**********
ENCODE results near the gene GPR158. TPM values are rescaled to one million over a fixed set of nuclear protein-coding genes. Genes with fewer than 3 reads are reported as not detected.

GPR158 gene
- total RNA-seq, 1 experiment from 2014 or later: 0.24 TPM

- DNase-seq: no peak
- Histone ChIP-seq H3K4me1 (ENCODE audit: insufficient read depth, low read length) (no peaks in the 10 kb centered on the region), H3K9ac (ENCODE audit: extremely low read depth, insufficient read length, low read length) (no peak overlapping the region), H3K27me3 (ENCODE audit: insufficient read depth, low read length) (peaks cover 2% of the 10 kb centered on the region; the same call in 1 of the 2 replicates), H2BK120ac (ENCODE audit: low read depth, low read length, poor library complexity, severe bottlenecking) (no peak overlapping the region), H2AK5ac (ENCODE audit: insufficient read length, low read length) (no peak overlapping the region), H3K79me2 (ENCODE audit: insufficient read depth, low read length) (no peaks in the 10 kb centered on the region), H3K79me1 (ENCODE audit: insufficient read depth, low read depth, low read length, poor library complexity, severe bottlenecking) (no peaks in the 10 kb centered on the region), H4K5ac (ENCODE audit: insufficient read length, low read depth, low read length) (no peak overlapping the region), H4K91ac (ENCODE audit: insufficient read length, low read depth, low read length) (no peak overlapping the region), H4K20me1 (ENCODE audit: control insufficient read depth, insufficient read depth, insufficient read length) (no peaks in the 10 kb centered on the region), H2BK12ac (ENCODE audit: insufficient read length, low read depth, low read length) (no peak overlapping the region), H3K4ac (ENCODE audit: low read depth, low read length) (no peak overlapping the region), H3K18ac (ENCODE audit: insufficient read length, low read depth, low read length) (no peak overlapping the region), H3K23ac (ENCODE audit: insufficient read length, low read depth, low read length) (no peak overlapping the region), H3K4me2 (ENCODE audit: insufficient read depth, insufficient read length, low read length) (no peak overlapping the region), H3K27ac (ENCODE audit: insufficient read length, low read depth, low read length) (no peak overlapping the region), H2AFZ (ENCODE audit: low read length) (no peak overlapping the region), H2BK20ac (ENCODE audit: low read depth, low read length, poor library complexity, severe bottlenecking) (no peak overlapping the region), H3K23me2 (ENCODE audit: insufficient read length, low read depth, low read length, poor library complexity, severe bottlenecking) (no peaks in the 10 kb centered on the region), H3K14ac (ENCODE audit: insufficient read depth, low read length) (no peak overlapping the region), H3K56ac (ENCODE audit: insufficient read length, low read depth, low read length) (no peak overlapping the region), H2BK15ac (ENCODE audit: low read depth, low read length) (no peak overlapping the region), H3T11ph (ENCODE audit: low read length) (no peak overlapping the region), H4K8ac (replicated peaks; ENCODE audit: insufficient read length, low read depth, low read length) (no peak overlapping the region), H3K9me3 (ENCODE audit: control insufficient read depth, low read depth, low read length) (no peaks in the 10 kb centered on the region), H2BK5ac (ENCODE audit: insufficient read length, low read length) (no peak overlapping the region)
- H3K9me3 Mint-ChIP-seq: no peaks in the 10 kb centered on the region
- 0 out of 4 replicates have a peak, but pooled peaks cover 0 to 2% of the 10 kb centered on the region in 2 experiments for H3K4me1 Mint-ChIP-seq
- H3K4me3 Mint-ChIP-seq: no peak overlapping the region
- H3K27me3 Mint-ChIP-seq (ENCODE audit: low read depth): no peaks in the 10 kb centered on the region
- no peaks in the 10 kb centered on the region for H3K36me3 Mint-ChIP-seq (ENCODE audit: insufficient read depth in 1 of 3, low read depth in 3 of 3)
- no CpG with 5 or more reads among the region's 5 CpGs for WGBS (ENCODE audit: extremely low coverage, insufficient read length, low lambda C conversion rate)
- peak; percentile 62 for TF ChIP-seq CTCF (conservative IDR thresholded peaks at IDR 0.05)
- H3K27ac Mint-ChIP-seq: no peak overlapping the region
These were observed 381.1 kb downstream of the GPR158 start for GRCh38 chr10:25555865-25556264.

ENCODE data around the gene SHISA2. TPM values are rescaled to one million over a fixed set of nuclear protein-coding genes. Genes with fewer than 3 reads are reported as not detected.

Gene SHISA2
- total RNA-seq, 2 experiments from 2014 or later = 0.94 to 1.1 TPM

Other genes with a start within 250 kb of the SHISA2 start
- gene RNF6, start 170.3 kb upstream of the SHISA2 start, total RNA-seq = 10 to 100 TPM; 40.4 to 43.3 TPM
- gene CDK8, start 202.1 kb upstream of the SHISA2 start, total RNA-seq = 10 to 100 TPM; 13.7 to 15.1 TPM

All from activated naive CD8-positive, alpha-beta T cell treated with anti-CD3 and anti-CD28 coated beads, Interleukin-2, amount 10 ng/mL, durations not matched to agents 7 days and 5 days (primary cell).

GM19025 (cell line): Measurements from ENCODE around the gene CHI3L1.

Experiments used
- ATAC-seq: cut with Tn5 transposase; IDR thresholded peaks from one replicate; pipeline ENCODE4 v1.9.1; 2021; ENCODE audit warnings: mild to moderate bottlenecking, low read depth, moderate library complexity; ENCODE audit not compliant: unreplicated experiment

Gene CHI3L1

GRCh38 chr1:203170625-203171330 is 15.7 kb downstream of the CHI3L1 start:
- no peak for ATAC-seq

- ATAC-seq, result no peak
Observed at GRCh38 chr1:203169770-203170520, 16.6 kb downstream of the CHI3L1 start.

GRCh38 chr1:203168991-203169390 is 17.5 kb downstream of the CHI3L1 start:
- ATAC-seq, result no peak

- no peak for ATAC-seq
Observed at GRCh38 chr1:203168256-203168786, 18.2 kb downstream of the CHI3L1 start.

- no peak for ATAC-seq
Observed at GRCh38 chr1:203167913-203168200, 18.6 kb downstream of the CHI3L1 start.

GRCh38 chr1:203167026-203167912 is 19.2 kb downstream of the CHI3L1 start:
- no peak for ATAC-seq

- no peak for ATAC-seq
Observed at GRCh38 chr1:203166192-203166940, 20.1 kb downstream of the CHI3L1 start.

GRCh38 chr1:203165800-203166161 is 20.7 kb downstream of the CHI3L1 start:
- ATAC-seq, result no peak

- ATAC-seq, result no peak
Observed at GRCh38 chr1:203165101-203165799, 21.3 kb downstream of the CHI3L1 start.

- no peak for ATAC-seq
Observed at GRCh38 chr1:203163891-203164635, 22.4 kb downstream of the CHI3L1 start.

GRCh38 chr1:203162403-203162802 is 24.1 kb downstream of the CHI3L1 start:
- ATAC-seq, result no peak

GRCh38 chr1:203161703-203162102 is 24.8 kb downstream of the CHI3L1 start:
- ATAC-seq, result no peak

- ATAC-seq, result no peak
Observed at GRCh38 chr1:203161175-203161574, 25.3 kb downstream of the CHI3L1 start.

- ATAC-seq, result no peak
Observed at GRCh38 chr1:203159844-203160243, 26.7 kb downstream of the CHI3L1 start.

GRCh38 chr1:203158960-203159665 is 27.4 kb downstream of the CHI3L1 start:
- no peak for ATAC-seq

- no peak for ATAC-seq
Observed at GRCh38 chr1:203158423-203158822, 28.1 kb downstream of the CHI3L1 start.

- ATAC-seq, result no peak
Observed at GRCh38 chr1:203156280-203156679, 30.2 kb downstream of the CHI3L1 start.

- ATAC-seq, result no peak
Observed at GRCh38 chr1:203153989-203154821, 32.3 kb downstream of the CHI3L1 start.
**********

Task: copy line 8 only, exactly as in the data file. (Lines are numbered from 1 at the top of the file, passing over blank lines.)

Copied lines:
- H3K4me3 Mint-ChIP-seq: no peak overlapping the region